“If I were in your shoes, it’d do my head in. Brothers killing each other. It could be you two. On opposing sides. Hasn’t that ever occurred to you?”

Dense silence from the Siamese. The tranquil silence of unshakeable bravado. The 4×4 was entering Paris. Noah headed towards Boulevard Ney, the B.M.W. and Menahem still in his slipstream.

“It’s a nightmare, spiralling out of control,” Jean-Luc went on. “Those people hell-bent on tearing each other to pieces over a miserable bit of land that was promised so long ago no-one can even remember who to. And no-one can see an end to it.”

“Yo, man!” Noah said. “A nightmare . . . spiralling out of control? What the fuck you talking about?”

“About piles of dead bodies. About things getting worse and worse. That’s what I’m talking about, Noah.”

“It’s true that it concerns us,” Farid said, “and I’ll tell you why, Jean-Luc.”

“Go ahead, I’m listening.”

“Because it’s bad for business. They screw up the whole planet. That’s why terrorists terrorise and people everywhere are shit-scared. So here and elsewhere, they vote for the Right. And suddenly the Feds are all over the place, especially in Paris, and it gets harder for us to do our job. You see, the dirty Jew and me do think of these things. We know it’s all connected, don’t we, Noah?”

“Course we do, man,” Noah replied, stifling a giggle.

“Respect, Farid. Comparing terrorists who terrorise with us and our hold-ups is one way of looking at things.”

“You wanted to know if I had a problem with reality. Now you know. I look reality in the eye.”

Jean-Luc silently gave up on the twins’ lack of awareness. A lack he now realised he envied. Perhaps if he’d been Jewish or Arab or both, the Siamese would’ve really been his brothers; that level of complicity must help them feel less fear when it came to crashing into the wall. All he knew was that he was in fact circumcised. Before abandoning him, his mother had made sure his foreskin was snipped. God only knew why.

Adopted by a family in Normandy, Jean-Luc had grown up in a small town where the kids went to catechism without a murmur. One day he had explained to the Mediterranean Siamese twins that he was a bit like them, without going into it too closely. The missing foreskin had no more interested them than the ruins of Ramallah.

He still had his terrible stomach ache.

A deserted Paris rushed past their car window. Even the Eastern European whores had gone home to bed. Autumn felt increasingly like winter. Jean-Luc’s desire to be sailing freely across the Mediterranean grew stronger with every day. A few more jobs and he’d be able to buy the sixty-footer of his dreams. A bargain at 1,200,000 euros. The deal would be done through a broker in Palma de Mallorca. Easy: you say you prefer to pay cash, and the money goes through a bank in the Virgin Islands, a tax haven where boats change hands as easily as the wind changes direction.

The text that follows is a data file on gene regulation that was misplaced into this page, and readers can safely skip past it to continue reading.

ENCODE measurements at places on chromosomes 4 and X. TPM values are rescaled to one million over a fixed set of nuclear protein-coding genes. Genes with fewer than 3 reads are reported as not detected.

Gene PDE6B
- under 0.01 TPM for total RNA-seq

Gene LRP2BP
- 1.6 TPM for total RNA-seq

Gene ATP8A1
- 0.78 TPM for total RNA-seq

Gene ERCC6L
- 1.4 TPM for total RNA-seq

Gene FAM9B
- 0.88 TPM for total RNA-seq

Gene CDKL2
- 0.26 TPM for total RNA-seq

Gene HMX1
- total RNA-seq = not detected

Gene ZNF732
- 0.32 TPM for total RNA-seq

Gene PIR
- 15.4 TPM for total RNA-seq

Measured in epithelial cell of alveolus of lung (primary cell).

Out at sea he would listen occasionally to French songs to remind himself of Paris and perhaps of Normandy a little as well. After all, it was thanks to his Norman childhood that he had become a sailor. Jean-Luc wondered why Farid never talked about Algeria, where his parents were from. In Paris, the Younis family lived in the Stalingrad neighbourhood, but Farid never visited them because he wasn’t on speaking terms with his old man. Neither was his sister, and she and Farid didn’t speak either. A real hornets’ nest.


They were getting close. Noah drove past Saint-Philippe-du-Roule church. Jean-Luc read the banner on its façade. Come unto him, Jesus is here to listen. Something seductive like Jesus gives himself to you would have been better, he thought. That was what people needed right now; their funkometer was off the scale. Jean-Luc had heard a study about people’s fears on the radio. The French needed no encouragement to be scared shitless. Terrorism, unemployment, the threat of war, oil spills, apocalyptic viruses, Frankenstein maize, human cloning sects. Everything scared the life out of them. Really, it was only at sea you could find peace. Provided you avoided the pirates. As long as all this keeps going through my head I don’t feel so scared, Jean-Luc told himself. They were almost there, a matter of seconds . . .

The Champs-Elysées were less empty than the boulevards. Here, a group of party-goers was leaving a night-club. Elsewhere, a few outcasts were pounding the pavements in the chilly dawn. The few cars visible sped along the wide avenue towards the Place de la Concorde and beyond. A fluid Paris . . .